It’s no longer a question of whether the Federal Reserve will cut interest rates at its policy meeting later this month, the pressing issue is, by how much? And the market is grappling with how to appropriately price the expected 25 basis-point cut versus the preferred 50 basis-point cut.
Doubts about the magnitude of the cut sent equities lower Friday, capping the worst week for the market since the end of May. On Friday, the Dow Jones Industrial Average closed down 0.3% at to 27,154, losing 68 points. The S&P 500 index gave up 0.6% to close 2,977, while the Nasdaq Composite Index shed 0.7% to end the session at 8,146. All major benchmarks ended lower for the week, led by a 1.2% drop in both the S&P 500 and the Nasdaq, while the Dow logged a decline of 0.7%.
The decline was sparked a Wall Street Journal report suggesting that Fed officials were set on a rate cut of a quarter-percentage point at their July 30-31 meeting, not the half-point reduction the market wants. Fed-funds futures traders now see only a 22% chance of a half-point move, compared to expectations that were as high as 40% prior to the Journal’s report. The market’s reaction came despite better-than-expected results from tech giant Microsoft (MSFT), which suggests Q2 earnings expectations might not be as bad as feared.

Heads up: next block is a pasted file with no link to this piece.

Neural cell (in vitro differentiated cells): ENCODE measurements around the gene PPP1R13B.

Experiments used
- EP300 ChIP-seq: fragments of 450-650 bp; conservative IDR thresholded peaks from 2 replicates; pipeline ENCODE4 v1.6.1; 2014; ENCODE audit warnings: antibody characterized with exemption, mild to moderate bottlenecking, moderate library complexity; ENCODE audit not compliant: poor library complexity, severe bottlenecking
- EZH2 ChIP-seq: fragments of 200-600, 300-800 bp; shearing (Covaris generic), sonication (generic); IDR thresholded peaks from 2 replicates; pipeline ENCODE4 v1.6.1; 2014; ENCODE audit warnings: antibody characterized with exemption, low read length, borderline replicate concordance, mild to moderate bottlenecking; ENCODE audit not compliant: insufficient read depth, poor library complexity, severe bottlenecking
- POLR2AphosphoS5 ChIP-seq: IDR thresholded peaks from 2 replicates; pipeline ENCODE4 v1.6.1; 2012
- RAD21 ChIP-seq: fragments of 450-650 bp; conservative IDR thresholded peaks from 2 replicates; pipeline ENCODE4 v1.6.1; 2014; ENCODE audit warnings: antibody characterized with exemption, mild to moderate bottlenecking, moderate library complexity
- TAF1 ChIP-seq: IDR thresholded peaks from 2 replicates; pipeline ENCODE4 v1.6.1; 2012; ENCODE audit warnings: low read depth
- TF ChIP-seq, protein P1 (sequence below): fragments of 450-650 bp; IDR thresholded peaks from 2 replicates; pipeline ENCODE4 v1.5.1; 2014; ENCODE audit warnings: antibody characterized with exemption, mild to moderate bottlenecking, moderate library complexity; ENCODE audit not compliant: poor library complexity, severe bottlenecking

This coming week, more tech heavyweights will step up to the plate to announce their results. A few home runs could re-energize investors’ appetite for risk. That, coupled with a surprise decision by the Fed, could renew excitement about where equities may head in the second half of the year. As for this coming week, here are the tech names to keep an eye on.
Facebook (FB) - Reports after the close, Wednesday, Jul. 24
Wall Street expects Facebook to earn $1.87 per share on revenue of $16.51 billion. This compares to the year-ago quarter when earnings came to $1.74 per share on revenue of $13.23 billion.
What to watch: Reports suggest Facebook recently reached a $5 billion settlement fine with the Federal Trade Commission stemming from various consumer and privacy practices. The company has also been pulled before Congress to testify about its proposed Libra cryptocurrency, which pundits believe raises more concerns over privacy, regulation and financial stability. The analyst community isn’t worried over these issues, however. Justin Post, analysts of Bank of America Merrill Lynch, who has a Buy rating on Facebook stock with price target of $224, sees the settlement as a “positive step.” Adding it “signals better cooperation” with the federal government and represents “very minor impact on cash balance or stock value.”
Tesla (TSLA) - Reports after the close, Wednesday, Jul. 24
Wall Street expects Tesla to report a per-share loss of 42 cents on revenue of $6.42 billion. This compares to the year-ago quarter when the loss came to $3.06 per share on revenue of $4 billion.